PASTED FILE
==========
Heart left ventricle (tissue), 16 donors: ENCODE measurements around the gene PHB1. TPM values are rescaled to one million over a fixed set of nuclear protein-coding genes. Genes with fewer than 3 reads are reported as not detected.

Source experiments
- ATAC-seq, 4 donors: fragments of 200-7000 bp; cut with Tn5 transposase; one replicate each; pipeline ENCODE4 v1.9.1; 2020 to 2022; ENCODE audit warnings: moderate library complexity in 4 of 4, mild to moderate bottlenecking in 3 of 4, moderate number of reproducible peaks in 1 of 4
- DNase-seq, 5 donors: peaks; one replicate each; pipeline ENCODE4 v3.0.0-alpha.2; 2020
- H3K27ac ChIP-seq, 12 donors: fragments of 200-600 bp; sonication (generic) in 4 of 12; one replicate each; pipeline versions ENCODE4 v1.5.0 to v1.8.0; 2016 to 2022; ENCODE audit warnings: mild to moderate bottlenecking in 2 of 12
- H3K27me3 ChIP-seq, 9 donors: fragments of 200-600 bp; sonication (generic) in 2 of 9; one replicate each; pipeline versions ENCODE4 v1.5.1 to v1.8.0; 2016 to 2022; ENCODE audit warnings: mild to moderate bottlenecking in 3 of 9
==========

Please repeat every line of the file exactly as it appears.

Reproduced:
Heart left ventricle (tissue), 16 donors: ENCODE measurements around the gene PHB1. TPM values are rescaled to one million over a fixed set of nuclear protein-coding genes. Genes with fewer than 3 reads are reported as not detected.

Source experiments
- ATAC-seq, 4 donors: fragments of 200-7000 bp; cut with Tn5 transposase; one replicate each; pipeline ENCODE4 v1.9.1; 2020 to 2022; ENCODE audit warnings: moderate library complexity in 4 of 4, mild to moderate bottlenecking in 3 of 4, moderate number of reproducible peaks in 1 of 4
- DNase-seq, 5 donors: peaks; one replicate each; pipeline ENCODE4 v3.0.0-alpha.2; 2020
- H3K27ac ChIP-seq, 12 donors: fragments of 200-600 bp; sonication (generic) in 4 of 12; one replicate each; pipeline versions ENCODE4 v1.5.0 to v1.8.0; 2016 to 2022; ENCODE audit warnings: mild to moderate bottlenecking in 2 of 12
- H3K27me3 ChIP-seq, 9 donors: fragments of 200-600 bp; sonication (generic) in 2 of 9; one replicate each; pipeline versions ENCODE4 v1.5.1 to v1.8.0; 2016 to 2022; ENCODE audit warnings: mild to moderate bottlenecking in 3 of 9